When Spain, under rigid Philip, assumed the championship of extreme Catholicism, and pledged herself to root out the reformed doctrines throughout Europe, whilst France, on the other hand, was often ruled by Huguenot counsels, it will be seen that Cecil’s task in endeavouring to carry out the traditional policy, was a most difficult one, and he alone of Elizabeth’s ministers was able to preserve his equilibrium in the face of it. Some of them went too far; drifted into Spanish pay, or became open Catholics and rebels; others, moved by opposite religious zeal, lost sight of the political principle, and were for fighting Spain at all times and at any cost. But Cecil, though sorely perplexed at times, never lost his judgment. The first article in his political creed was distrust of the French, and it remained so to the day of his death, though France was ruled by the ex-champion of the Huguenots, and Spain and England were still at daggers drawn. In the first year of Elizabeth’s reign Cecil wrote:[1] “France, being an ancient enemy of England, seeketh always to make Scotland an instrument to exercise thereby their malice upon England, and to make a footstool thereof to look over England as they may;” and forty years afterwards, when the great minister was on the brink of the grave, De Beaumont, the French ambassador, spoke of him as still leading “all the old councillors of the Queen who have true English hearts; that is to say, who are enemies of the welfare and repose of France.”[2]

To allow the French to become dominant in Scotland would have made England weak, to have stood by idly[xi] whilst they overcame the Netherlands would have made her poor, and to these national reasons for distrust of French aims, was added, in Cecil’s case, the personal suspicion and dislike bred of early associations and tradition. The Queen, on the other hand, could not be expected to look upon the French in the same light as her minister. She was as determined as he was that the French should gain no footing in Flanders or Scotland; but through the critical times of her girlhood France had always stood her friend, as Spain had naturally been her enemy. Her mother’s sympathies had, of course, been entirely French, and her own legitimacy and right to rule were as eagerly recognised by France as they were sullenly questioned by Spain. But when passion or persuasion led her into a dangerous course, as they frequently did, she knew that Cecil, sagacious, and steady as a rock, would advise her honestly; and sooner or later she would be brought back to his policy of upholding Protestantism, whilst endeavouring to evade an open war with the deadly enemy of Protestantism, which could only result in strengthening France.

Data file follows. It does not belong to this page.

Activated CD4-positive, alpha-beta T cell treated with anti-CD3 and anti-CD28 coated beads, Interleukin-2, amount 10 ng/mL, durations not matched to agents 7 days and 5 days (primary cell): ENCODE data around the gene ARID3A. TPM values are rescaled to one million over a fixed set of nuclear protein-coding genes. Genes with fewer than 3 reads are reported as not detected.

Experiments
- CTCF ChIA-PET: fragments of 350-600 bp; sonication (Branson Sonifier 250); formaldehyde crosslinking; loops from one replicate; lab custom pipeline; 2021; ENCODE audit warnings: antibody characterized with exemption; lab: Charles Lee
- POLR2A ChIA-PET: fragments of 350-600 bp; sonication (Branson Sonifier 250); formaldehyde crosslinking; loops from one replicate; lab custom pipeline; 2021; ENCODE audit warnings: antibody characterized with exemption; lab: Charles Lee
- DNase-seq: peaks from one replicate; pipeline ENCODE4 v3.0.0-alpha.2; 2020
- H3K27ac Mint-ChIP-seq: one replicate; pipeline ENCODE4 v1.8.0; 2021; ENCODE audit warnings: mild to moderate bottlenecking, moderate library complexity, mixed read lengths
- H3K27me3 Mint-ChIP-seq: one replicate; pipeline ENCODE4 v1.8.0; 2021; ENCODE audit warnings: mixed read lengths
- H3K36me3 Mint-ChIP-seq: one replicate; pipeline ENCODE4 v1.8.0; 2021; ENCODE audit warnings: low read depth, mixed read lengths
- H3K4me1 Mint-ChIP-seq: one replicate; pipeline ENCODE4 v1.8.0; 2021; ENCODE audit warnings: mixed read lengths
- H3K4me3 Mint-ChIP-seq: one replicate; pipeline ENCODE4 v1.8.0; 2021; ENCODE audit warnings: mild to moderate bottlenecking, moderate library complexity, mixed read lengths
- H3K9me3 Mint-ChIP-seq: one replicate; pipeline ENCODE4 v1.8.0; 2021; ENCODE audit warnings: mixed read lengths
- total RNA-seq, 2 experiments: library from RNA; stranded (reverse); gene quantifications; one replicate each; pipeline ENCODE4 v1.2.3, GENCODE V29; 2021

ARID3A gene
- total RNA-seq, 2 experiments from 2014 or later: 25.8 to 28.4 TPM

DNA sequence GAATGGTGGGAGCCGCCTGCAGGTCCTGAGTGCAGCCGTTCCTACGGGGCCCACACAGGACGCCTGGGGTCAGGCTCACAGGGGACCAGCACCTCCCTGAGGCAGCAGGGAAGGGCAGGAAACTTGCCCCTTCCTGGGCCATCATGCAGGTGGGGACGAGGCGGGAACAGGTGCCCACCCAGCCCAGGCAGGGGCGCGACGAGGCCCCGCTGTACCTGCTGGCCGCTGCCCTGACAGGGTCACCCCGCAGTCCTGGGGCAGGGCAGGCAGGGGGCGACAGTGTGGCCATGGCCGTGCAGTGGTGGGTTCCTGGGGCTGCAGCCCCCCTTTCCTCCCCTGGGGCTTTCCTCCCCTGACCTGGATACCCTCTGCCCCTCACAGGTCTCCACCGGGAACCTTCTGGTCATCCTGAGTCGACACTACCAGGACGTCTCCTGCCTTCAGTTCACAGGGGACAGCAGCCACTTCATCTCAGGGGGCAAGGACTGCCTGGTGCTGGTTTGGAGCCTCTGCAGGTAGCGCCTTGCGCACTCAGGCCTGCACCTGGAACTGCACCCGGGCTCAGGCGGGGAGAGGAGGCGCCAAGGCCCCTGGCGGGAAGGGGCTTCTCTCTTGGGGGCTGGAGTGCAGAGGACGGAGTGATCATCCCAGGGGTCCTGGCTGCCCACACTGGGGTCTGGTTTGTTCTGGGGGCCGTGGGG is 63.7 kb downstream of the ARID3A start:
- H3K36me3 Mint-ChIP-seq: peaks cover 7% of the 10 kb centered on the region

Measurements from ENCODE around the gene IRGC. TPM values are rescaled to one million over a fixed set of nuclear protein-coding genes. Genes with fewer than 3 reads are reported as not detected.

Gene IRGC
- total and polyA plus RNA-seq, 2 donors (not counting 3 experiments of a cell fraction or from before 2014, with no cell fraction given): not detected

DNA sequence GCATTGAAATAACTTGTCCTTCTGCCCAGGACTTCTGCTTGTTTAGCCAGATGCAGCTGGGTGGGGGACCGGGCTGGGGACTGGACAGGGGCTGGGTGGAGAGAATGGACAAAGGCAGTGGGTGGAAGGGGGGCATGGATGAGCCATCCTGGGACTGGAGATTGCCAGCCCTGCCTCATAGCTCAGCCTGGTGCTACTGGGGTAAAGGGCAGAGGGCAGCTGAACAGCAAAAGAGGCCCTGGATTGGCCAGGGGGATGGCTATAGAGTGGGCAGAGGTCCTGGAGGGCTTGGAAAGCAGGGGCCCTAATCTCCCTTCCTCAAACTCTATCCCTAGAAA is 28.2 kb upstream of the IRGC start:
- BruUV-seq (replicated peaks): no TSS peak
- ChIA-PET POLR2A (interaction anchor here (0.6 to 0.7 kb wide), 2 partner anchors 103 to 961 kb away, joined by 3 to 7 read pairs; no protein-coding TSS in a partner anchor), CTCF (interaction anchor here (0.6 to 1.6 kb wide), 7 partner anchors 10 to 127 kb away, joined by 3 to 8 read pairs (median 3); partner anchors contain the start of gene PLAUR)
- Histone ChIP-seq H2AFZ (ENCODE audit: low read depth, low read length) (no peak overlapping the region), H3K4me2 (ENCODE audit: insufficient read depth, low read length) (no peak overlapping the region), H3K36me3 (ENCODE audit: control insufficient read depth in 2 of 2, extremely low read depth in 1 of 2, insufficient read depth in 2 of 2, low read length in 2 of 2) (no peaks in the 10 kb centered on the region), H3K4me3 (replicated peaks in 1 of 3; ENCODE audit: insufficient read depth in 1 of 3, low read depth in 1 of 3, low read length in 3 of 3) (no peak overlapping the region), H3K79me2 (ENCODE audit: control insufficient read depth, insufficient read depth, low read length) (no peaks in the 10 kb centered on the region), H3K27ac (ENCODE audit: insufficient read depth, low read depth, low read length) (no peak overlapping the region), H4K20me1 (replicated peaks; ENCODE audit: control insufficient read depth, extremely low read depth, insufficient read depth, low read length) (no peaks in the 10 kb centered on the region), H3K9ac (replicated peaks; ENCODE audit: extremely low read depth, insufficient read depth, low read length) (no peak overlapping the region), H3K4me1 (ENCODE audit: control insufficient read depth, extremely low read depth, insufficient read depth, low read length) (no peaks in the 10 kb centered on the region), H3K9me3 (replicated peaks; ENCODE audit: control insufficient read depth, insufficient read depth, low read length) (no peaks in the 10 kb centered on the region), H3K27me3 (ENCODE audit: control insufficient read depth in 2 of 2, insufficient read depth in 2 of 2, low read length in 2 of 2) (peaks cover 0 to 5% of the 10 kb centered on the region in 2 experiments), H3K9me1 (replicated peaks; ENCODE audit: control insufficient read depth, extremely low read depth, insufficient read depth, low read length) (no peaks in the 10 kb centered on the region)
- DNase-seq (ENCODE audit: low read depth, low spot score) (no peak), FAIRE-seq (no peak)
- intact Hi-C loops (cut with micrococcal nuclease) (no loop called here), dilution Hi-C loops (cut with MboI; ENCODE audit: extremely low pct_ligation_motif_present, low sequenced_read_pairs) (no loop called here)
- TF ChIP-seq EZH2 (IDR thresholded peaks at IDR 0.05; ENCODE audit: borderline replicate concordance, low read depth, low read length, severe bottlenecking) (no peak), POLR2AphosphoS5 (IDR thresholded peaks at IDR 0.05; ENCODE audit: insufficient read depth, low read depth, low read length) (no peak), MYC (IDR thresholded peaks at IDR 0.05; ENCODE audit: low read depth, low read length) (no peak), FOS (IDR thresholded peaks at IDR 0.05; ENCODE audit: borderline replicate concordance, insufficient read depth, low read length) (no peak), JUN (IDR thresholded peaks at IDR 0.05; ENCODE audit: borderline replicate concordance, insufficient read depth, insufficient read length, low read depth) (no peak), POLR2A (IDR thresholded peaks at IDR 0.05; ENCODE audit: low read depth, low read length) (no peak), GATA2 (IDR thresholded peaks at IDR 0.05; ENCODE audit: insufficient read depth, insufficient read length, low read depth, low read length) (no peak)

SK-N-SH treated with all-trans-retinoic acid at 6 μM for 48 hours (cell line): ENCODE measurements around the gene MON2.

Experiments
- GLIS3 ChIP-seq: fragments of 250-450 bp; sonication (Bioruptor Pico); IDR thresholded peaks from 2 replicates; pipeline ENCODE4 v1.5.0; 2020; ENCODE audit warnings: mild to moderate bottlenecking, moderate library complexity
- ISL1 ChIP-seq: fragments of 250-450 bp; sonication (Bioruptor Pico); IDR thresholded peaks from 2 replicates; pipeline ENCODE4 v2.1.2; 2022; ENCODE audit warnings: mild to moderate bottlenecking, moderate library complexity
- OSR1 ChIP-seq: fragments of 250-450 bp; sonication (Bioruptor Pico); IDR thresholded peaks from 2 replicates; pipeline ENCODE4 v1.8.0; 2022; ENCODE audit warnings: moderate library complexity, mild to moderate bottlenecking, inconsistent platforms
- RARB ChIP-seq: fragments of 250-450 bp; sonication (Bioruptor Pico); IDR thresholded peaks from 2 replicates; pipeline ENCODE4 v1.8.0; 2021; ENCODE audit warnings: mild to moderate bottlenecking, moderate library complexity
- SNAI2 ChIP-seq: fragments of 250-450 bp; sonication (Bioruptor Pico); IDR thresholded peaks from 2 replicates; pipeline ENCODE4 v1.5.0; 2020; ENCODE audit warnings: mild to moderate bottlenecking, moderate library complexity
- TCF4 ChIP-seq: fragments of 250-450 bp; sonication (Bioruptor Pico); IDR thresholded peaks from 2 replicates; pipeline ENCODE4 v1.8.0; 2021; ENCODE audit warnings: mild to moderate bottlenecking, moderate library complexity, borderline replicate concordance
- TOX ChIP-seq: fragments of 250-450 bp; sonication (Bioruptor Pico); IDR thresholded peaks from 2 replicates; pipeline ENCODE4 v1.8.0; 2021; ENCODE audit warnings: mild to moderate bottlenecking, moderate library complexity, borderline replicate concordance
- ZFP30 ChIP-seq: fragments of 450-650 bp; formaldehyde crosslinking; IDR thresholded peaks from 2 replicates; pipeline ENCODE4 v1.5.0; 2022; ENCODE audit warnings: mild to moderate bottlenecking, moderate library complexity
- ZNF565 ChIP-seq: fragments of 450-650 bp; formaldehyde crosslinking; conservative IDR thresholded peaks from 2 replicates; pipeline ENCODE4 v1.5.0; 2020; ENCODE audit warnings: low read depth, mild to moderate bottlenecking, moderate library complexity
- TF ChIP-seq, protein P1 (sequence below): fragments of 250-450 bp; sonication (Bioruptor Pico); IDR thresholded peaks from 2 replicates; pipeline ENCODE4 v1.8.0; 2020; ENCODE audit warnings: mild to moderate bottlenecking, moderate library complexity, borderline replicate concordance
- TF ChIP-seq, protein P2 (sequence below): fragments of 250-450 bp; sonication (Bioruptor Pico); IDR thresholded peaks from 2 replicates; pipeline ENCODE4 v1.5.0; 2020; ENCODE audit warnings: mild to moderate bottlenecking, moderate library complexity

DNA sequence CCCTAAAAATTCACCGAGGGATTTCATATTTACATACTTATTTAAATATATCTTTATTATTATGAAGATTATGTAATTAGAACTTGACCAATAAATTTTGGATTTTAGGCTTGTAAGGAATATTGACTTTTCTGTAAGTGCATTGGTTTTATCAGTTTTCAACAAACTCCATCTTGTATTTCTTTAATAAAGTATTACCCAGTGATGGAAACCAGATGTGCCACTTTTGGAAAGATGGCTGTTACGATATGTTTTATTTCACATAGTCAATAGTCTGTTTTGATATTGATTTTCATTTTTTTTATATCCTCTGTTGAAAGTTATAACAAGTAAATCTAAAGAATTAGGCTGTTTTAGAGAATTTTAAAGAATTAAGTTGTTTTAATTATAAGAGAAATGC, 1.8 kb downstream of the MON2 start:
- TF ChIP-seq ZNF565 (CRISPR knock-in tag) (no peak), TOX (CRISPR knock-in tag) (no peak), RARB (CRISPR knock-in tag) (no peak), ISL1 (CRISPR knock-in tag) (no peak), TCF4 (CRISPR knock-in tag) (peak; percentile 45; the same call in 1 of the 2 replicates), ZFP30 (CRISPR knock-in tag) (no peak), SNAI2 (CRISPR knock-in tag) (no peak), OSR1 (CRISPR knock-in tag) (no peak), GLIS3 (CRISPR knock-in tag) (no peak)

The present work will accordingly aim mainly at presenting a panorama of Cecil’s career as a statesman, whose active life was not only coincident with the triumph of the Reformation, but also with the making of Modern England, and with the establishment of her naval supremacy. In the space available it will be impossible to relate in detail the whole of the complicated political transactions of the long and important reign of Elizabeth, and no attempt will be made to do so. But Cecil, to his lasting glory, did more than any other man to guide the nation into the groove of future greatness; and the primary object of this book is to trace his personal and political influence over the events of his time: to show the effects produced by his clear head and steady hand[xii] on the councils of the able and fortunate sovereign, who transformed England from a feeble and distracted, to a powerful and united, nation.

The task of writing the life of Lord Burghley has been attempted more than once, but in every case with but indifferent success. The failure has certainly not been caused by lack of material, for no English statesman was ever so indefatigable a correspondent and draftsman as Cecil, and the stupendous masses of manuscript left behind by him frightened even the indefatigable Camden from the work of writing an account of Cecil’s ministry three centuries ago. “But,” he writes, “at my very first entrance upon the task, an intricate difficulty did in a manner wholly discourage me, for I lighted upon great files and heaps of papers and writings of all sorts, … in searching and turning over whereof, whilst I laboured till I sweat again, covered all over with dust, to gather fit matter together, … that noble lord died, and my industry began to flag and wax cold.” Strype also, who has reproduced so many important documents relating to Cecil in his “Annals of the Reformation,” and “Ecclesiastical Memorials,” was preparing materials for a life of the statesman, when death stopped his labour. Besides several less pretentious works by various authors, and the curious contemporary memoirs published in Peck’s Desiderata Curiosa, a spirited attempt was made seventy years ago by Dr. Nares, Regius Professor of History at Oxford, to produce a book worthy of the subject. After many years of laborious plodding through countless thousands of documents, the worthy professor produced one of the most ponderous and unreadable books in the English language, of which Lord Macaulay made merciless sport in his famous essay on Burghley. “Compared,” he says, “with the labour of reading through these volumes, all other labour, of thieves on the treadmill, of[xiii] children in factories, of negroes on sugar-plantations, is an agreeable recreation.… Guicciardini, although certainly not the most amusing of writers, is a Herodotus or a Froissart when compared with Dr. Nares.”